'The main task of the Republic of Korea's delegation is to change our citizens' perceptions of Russia,' announced Li Je Chun, the former South Korean Ambassador to Russia and head of the project Russo-Korean Friendship Express, at a meeting with St. Petersburg Governor Vladimir Yakovlev. 'Many people still think of your country as the Soviet Union'.
Vladimir Yakovlev noted that the main businesses sectors in St. Petersburg which could be attractive to South Korean capital were the military-industrial complex, automobile manufacturing and computer technology. However, the governor added that 'Korean businesses will not come to Petersburg until they are sure that the investment and ethical climate meets their standards'.
The Korean delegation arrived in St. Petersburg today and tomorrow, July 30, the Governor of St. Petersburg is planning to take part in ceremonies remembering Prince Li Bom Jin, the first Korean Extraordinary and Plenipotentiary Ambassador to Russia. Commemorative plaques will be unveiled at Ulitsa Pestelya 5 (the building which housed the Prince's residence) and the Northern Cemetery.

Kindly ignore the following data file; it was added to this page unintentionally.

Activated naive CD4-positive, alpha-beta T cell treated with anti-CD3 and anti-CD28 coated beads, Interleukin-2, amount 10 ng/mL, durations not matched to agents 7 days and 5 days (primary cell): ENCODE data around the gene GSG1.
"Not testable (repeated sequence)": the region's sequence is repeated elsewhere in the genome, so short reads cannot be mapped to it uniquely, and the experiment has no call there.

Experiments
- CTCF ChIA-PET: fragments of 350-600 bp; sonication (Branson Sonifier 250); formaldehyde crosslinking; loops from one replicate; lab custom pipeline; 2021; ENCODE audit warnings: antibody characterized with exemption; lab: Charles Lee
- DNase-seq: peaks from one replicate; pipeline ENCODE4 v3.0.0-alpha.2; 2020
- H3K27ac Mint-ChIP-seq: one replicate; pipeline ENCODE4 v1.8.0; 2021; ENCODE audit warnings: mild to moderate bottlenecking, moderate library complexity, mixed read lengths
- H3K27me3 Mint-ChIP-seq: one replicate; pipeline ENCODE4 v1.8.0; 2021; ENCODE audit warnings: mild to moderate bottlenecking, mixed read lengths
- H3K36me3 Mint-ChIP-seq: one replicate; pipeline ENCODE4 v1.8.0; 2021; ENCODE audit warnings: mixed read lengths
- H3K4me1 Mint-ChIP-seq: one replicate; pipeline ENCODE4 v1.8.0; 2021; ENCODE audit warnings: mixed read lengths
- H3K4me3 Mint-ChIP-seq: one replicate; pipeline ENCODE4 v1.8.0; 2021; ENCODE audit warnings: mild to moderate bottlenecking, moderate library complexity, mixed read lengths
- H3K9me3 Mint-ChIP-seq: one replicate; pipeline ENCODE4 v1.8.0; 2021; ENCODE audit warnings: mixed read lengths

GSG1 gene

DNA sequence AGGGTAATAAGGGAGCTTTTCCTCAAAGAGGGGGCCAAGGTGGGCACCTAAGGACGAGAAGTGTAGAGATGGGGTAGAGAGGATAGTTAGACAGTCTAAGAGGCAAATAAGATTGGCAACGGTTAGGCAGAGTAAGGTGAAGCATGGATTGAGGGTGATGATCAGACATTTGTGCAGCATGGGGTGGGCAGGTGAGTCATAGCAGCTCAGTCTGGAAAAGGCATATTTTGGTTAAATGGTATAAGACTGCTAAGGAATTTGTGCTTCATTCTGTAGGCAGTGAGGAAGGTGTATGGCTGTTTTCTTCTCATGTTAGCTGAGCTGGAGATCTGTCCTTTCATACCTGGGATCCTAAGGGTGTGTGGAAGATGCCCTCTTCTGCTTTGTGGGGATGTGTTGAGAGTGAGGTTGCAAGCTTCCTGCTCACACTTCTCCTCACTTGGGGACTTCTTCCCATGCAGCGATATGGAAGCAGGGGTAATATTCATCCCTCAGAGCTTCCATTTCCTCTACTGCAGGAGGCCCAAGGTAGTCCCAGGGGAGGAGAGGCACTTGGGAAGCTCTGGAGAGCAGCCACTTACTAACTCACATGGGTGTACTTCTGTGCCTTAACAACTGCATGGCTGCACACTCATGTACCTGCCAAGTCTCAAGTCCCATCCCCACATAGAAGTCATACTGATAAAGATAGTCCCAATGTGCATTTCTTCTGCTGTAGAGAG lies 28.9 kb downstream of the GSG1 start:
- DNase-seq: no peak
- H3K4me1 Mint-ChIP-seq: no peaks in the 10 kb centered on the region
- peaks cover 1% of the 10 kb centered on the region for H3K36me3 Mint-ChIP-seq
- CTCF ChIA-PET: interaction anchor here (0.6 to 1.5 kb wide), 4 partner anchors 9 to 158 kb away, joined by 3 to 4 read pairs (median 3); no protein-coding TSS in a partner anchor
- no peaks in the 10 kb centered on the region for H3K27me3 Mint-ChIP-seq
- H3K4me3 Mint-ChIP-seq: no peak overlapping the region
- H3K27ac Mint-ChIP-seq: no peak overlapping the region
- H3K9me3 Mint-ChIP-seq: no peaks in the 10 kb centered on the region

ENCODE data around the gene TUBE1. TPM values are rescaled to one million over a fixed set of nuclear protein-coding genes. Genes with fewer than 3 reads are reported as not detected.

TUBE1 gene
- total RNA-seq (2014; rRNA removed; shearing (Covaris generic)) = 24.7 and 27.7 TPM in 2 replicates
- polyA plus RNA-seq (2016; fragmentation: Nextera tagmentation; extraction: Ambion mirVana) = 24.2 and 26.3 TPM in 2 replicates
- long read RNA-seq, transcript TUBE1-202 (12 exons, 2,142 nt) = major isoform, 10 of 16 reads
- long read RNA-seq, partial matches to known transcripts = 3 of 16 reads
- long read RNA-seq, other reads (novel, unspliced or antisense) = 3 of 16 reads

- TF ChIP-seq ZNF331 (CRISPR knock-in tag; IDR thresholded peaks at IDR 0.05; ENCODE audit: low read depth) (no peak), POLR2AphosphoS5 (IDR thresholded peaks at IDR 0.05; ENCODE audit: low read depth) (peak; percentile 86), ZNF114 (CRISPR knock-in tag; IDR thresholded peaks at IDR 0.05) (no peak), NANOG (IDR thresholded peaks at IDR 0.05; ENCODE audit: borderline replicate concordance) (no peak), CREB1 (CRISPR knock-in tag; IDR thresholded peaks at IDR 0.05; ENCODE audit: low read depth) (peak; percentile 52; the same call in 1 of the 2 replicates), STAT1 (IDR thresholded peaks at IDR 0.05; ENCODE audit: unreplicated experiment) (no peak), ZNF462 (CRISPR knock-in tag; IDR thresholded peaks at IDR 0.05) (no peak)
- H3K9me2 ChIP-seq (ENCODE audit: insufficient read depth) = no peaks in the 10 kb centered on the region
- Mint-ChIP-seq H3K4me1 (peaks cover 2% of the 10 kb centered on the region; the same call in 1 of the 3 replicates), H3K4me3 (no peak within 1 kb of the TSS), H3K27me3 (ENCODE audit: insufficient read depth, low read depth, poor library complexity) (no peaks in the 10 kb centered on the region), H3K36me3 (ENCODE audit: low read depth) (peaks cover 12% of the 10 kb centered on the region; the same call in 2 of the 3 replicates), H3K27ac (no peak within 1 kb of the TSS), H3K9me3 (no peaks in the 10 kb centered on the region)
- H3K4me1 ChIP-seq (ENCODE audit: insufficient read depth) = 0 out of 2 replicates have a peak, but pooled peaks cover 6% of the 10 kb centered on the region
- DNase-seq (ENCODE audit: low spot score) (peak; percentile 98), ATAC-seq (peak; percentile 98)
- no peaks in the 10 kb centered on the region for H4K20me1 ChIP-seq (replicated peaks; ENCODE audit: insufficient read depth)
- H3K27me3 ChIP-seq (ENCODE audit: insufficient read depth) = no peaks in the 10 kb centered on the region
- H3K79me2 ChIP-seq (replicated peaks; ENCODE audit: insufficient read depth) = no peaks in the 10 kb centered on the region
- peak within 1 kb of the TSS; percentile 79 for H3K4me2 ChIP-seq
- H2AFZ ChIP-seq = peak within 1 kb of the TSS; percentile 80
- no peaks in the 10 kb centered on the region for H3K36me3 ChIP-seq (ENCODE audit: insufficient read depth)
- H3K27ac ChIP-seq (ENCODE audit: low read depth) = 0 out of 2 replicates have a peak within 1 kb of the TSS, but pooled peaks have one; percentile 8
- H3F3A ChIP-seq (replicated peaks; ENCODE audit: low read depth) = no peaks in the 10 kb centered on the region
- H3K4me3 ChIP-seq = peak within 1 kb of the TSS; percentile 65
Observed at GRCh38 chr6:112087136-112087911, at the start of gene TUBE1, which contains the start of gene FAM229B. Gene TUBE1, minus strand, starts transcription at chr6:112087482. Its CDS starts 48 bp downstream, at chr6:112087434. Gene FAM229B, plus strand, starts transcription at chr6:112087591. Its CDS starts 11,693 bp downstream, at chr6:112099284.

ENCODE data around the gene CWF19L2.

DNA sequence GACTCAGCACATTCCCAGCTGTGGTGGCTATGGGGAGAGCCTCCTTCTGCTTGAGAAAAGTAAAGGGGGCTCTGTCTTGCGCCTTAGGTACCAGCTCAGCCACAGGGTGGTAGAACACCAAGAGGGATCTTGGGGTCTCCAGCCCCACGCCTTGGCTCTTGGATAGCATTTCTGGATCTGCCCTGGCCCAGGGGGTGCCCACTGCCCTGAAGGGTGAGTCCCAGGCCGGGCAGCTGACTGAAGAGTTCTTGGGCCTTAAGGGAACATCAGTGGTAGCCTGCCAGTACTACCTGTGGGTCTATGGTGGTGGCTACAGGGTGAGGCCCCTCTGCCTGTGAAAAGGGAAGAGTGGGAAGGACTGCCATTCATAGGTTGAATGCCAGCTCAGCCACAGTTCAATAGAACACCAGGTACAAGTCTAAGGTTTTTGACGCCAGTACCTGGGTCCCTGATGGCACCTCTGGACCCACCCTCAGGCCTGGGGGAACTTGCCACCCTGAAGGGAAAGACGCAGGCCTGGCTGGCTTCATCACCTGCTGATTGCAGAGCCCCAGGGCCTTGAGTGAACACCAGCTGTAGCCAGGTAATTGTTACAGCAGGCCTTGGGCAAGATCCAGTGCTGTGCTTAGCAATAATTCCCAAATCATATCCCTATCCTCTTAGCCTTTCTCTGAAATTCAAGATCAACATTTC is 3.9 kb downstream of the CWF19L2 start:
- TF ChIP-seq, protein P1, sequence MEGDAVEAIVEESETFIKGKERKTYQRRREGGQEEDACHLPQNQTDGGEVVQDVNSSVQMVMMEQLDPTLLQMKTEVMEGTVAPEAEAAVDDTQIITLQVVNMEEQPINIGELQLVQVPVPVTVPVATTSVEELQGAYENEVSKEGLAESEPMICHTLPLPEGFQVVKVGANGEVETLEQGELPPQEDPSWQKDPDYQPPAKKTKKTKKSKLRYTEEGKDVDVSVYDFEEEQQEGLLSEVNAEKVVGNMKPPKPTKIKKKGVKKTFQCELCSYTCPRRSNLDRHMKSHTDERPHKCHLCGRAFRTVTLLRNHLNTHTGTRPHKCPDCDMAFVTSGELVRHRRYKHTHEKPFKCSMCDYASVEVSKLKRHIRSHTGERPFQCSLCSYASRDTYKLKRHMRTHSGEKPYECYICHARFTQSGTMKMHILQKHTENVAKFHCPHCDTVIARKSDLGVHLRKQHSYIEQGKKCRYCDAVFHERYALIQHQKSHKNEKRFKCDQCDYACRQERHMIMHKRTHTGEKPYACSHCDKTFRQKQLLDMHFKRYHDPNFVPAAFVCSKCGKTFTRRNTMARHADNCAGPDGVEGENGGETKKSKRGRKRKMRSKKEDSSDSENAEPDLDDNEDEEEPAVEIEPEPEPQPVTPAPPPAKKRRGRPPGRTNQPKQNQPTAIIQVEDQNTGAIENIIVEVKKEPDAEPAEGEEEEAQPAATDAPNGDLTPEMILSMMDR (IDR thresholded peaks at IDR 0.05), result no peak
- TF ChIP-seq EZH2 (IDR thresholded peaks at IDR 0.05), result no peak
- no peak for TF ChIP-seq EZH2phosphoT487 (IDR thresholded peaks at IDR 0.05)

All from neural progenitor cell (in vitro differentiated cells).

According to figures supplied by the Committee for External Relations, trade between St. Petersburg and the Republic of Korea is growing each year. In 2001 it grew by 34%. Since 1999 the foreign trade balance has shifted in St. Petersburg's favour. In 2000, exports almost quadrupled over 1999, and in 2001 they grew by a further 12%, totaling nearly USD 45 million. Imports have trebled to almost USD 15 million. Petersburg companies mainly sell ferrous metals, optical instruments and equipment, automobile manufacturing equipment and printing materials to South Korea. Imports mainly consist of automobiles, optical instruments, electrical equipment and plastics, and over-ground public transport products. The volume of Korean investment in St. Petersburg in 2000 was USD 1.8 million.
Russia has left the list of 33 largest holders of US government bonds, after the country disposed of at least a third of remaining bonds